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Flash The Cash
07-13-2008, 10:08 AM
The methodology of interpretation used by Justice Antonin Scalia in the Heller opinion is probably not that which the lawmakers intended for him to use. Scalia states that he will interpret the text of the Second Amendment according to the "normal and ordinary" meanings that would been given it by "ordinary citizens in the founding generation."

Anyone knowledgeable of the common law in America in the late 1700's knows that it was well established law that the goal or object of interpreting laws was "the will of the legislator", not the understanding of "ordinary citizens." (See Blackstone's commentary on the "interpretation of laws" in his famous Commentaries on the Laws of England.)

Thomas Jefferson was a lawyer and would have known what the object of interpreting a law was when the Second Amendment was made. He was preaching it in 1812 to the Governor of Virginia.


The... maxims of the bench, to seek the will of the legislator and his words only, are proper... for judicial government.

--Thomas Jefferson to James Barbour, 1812. ME 13:128

Flash The Cash
07-14-2008, 10:08 AM
He's Obviously Cherry Picking

Justice Scalia’s Methodology Of Constitutional Interpretation Is Just An Excuse To Cherry Pick Evidence That Squares With His Personal Views.

In the excerpt below, from the U. S. Supreme Court's opinion in the case of Heller v. D. C, authored my favorite activist on the Court, Justice Scalia attempts to ascertain the meaning of the term "keep arms." However, the term "keep arms" doesn't actually appear in the Second Amendment and he's already ascertained the meaning of the word "arms."


The phrase “keep arms” was not prevalent in the written
documents of the founding period that we have found,
but there are a few examples, all of which favor viewing
the right to “keep Arms” as an individual right unconnected
with militia service. William Blackstone, for example,
wrote that Catholics convicted of not attending
service in the Church of England suffered certain penalties,
one of which was that they were not permitted to
“keep arms in their houses.” 4 Commentaries on the Laws
of England 55 (1769) (hereinafter Blackstone); see also 1
W. & M., c. 15, §4, in 3 Eng. Stat. at Large 422 (1689)
(“[N]o Papist . . . shall or may have or keep in his House
. . . any Arms . . . ”); 1 Hawkins, Treatise on the Pleas of
the Crown 26 (1771) (similar). Petitioners point to militia
laws of the founding period that required militia members
to “keep” arms in connection with militia service, and they
conclude from this that the phrase “keep Arms” has a
militia-related connotation. See Brief for Petitioners 16–
17 (citing laws of Delaware, New Jersey, and Virginia).
This is rather like saying that, since there are many statutes
that authorize aggrieved employees to “file complaints”
with federal agencies, the phrase “file complaints”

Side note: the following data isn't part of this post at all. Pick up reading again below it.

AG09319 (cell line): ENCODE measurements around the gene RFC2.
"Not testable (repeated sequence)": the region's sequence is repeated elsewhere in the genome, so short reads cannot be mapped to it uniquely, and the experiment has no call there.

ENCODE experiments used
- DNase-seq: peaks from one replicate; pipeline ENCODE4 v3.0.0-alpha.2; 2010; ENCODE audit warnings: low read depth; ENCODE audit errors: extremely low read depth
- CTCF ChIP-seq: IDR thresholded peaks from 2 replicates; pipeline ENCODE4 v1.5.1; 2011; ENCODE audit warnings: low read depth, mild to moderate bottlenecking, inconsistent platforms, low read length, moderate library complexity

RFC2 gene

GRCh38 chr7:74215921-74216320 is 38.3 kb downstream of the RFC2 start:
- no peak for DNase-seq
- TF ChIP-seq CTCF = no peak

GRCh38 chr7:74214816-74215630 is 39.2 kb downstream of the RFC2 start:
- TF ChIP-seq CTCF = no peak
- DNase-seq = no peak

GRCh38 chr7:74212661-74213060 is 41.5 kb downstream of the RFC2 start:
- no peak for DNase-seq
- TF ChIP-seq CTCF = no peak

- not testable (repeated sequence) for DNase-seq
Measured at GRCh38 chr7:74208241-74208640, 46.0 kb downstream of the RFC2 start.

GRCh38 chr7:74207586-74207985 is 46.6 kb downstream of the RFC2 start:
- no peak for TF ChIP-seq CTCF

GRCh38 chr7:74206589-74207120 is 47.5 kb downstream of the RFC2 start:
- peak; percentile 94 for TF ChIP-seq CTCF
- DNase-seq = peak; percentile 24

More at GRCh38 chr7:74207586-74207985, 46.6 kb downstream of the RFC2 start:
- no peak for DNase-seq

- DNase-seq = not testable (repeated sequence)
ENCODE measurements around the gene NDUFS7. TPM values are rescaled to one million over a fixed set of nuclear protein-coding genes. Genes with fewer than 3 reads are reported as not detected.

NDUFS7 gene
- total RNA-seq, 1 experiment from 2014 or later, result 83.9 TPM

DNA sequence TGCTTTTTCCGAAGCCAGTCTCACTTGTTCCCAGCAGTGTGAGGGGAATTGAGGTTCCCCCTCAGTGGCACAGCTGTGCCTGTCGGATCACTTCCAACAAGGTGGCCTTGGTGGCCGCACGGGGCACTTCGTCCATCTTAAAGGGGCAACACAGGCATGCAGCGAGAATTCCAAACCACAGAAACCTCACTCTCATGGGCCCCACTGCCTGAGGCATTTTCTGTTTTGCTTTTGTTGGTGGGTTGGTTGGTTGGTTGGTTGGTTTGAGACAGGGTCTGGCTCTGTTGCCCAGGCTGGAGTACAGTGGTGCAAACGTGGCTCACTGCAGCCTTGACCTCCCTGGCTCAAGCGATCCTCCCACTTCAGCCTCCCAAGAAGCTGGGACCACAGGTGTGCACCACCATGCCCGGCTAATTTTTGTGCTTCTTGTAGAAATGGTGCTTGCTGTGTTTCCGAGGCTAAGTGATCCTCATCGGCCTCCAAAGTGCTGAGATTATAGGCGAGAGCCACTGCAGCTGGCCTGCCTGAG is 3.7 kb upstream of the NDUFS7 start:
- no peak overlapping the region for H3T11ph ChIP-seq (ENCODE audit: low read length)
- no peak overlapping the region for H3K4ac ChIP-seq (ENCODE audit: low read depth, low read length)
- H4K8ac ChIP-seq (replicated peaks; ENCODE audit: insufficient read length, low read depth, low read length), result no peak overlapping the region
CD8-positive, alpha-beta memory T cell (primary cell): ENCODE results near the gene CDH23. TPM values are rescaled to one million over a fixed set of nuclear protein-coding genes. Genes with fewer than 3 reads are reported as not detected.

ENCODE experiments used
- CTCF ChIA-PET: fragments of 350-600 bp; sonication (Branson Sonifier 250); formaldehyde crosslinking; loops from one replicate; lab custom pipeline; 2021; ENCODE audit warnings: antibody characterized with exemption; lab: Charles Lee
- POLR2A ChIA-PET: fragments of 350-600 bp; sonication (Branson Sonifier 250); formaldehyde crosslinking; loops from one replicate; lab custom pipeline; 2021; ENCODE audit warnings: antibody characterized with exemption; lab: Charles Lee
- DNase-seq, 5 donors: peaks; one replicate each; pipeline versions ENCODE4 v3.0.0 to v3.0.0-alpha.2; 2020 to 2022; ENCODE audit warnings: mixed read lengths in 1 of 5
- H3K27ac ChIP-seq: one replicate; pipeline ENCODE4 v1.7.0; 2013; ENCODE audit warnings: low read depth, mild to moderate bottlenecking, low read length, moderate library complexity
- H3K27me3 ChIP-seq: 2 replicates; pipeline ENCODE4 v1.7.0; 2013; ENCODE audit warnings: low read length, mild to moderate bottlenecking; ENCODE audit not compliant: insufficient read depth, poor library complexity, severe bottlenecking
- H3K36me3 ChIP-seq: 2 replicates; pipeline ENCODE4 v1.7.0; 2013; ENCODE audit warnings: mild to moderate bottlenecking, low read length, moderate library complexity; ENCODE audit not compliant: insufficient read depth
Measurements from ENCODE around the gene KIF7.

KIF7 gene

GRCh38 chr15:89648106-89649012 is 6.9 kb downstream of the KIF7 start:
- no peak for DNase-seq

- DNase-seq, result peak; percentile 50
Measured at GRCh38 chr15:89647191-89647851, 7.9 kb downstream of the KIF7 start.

has an employment-related connotation. “Keep arms” was
simply a common way of referring to possessing arms, for
militiamen and everyone else.7

When Scalia was ascertaining the meaning of the word "arms", he went to "Samuel Johnson’s dictionary." However, this time he goes to "Commentaries on the Laws of England." He's obviously cherry picking.

Flash The Cash
07-15-2008, 10:05 AM
Heller v. D. C. Opinion Is Judicial Activism

In the passage below, from the Supreme Court opinion in Heller v. D. C, the activist majority attempts to ascertain the meaning of the word "bear." Instead of keeping its promise to construe the words of the Second Amendment according to the "normal and ordinary" meanings attached to the words by "ordinary citizens in the founding generation", the Court turns to two dictionaries and some dicta in a 1998 judicial opinion


At the time of the founding, as now, to “bear” meant to
“carry.” See Johnson 161; Webster; T. Sheridan, A Complete
Dictionary of the English Language (1796); 2 Oxford
English Dictionary 20 (2d ed. 1989) (hereinafter Oxford).
When used with “arms,” however, the term has a meaning
that refers to carrying for a particular purpose—
confrontation. In Muscarello v. United States, 524 U. S.
125 (1998), in the course of analyzing the meaning of
“carries a firearm” in a federal criminal statute, JUSTICE
GINSBURG wrote that “[s]urely a most familiar meaning is,
as the Constitution’s Second Amendment . . . indicate[s]:
‘wear, bear, or carry . . . upon the person or in the clothing
or in a pocket, for the purpose . . . of being armed and
ready for offensive or defensive action in a case of conflict
with another person.’ ” Id., at 143 (dissenting opinion)

--Five activist Justices on the U. S. Supreme Court as of July 2008.
The author of Johnson's Dictionary wasn't even an American and Justice Ginsburg is hardly a member of "the founding generation." Once again, it is obvious that the Court is cherry picking.

Flash The Cash
07-21-2008, 09:25 AM
In the passage below from the U. S. Supreme Court Opinion in the case of Heller v. D. C., my favorite activist on the Court, Justice Antonin Scalia, construes the term "keep arms." I note for the record that the term "keep arms" doesn't actually appear in the Second Amendment. I note also, that Sclaia has already construed the words "keep" and "arms."